My heart broke. How did she arrive at this understanding? Who is the God she’s envisioning? And who is she in relation to that God?

Jesus demonstrates what our relationship with God is in today’s Gospel reading from John. Having traveled to a city in Samaria, Jesus meets and talks with a woman at the well of Jacob. Violating canon law after canon law, Jesus engages this woman in a redemptive conversation.
It’s important, I think, to look at a few things Jesus doesn’t do in this story:
• Jesus doesn’t exclude the woman at the well according to all of her categories: Samaritan, woman, married 5 times, living with a man who isn’t her husband… which, by the way, countless preachers have done in the centuries since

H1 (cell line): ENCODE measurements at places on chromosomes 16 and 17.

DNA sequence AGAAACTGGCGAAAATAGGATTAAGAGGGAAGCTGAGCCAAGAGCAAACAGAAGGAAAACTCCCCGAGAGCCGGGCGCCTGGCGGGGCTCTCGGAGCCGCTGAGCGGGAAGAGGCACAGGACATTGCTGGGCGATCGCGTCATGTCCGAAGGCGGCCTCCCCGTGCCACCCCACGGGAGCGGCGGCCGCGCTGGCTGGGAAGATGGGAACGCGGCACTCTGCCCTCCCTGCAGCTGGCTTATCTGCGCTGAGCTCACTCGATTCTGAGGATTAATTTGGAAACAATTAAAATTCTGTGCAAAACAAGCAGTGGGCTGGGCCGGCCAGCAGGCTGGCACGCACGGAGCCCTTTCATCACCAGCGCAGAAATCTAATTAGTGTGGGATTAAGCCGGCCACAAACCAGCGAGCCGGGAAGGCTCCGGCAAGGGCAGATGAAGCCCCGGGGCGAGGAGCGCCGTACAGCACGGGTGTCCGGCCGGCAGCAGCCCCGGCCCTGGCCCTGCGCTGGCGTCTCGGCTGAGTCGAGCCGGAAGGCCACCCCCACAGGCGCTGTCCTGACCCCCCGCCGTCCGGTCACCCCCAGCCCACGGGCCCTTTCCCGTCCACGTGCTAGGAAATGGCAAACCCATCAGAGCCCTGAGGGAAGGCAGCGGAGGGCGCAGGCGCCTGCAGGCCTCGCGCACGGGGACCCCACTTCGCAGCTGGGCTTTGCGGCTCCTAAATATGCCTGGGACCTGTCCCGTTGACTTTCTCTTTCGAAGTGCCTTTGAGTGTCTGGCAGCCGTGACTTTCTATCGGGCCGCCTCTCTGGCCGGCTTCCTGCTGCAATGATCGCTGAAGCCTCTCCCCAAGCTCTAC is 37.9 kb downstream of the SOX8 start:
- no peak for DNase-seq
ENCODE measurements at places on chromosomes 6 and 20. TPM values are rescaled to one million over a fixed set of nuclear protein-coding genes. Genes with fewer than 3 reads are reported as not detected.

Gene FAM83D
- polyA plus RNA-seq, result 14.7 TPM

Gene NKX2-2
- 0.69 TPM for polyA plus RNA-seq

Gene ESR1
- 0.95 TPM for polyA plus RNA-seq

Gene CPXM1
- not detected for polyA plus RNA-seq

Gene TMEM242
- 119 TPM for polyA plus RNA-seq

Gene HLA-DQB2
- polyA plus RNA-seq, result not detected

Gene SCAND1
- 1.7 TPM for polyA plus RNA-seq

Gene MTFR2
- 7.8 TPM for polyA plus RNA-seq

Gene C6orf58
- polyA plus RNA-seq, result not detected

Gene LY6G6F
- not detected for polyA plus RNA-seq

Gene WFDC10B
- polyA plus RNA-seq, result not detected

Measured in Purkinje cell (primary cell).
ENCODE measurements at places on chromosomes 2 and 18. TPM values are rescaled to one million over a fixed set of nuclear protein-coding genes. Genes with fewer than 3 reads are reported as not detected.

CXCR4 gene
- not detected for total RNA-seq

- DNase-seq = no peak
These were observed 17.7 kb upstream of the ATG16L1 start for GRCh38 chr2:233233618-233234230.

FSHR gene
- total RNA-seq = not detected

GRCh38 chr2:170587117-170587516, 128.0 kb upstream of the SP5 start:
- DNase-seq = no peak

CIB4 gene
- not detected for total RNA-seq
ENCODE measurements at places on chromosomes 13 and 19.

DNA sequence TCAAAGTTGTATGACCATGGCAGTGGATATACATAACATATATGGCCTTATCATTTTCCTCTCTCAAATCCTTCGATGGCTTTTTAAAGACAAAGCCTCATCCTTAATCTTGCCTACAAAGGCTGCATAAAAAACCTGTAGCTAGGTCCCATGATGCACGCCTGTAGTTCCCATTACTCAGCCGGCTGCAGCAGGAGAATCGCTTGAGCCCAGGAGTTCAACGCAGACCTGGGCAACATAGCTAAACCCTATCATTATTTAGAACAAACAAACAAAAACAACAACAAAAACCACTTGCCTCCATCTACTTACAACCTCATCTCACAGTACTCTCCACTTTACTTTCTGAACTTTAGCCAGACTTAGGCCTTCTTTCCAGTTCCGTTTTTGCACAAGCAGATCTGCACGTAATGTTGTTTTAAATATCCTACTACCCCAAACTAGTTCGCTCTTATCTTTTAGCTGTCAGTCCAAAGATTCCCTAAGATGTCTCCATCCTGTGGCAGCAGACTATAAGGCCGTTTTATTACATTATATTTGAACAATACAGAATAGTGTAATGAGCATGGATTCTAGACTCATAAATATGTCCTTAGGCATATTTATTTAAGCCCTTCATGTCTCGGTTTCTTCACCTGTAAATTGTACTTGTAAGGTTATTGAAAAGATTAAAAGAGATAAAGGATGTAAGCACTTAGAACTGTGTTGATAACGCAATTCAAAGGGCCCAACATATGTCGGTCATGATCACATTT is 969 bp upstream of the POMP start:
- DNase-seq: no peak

• Jesus doesn’t ask her to repent or change the situation of her life (does this mean Jesus knew something about her life that caused him not to judge her as living in sin?)
• Jesus doesn’t forbid the woman at the well from proclaiming the AMAZING news he hasn’t even told his disciples yet – that he is the Messiah of God

The woman at the well, who has no name, no fame, and no legacy except in this story, is the first one to whom the Christ revealed himself. She is the first apostle – the first one to proclaim the good news of salvation in Jesus to anyone! She was chosen and sent (which is what an apostle is) because she opened herself to hear the redeeming word of God and was transformed by it. And that’s key: being transformed by the Word of God.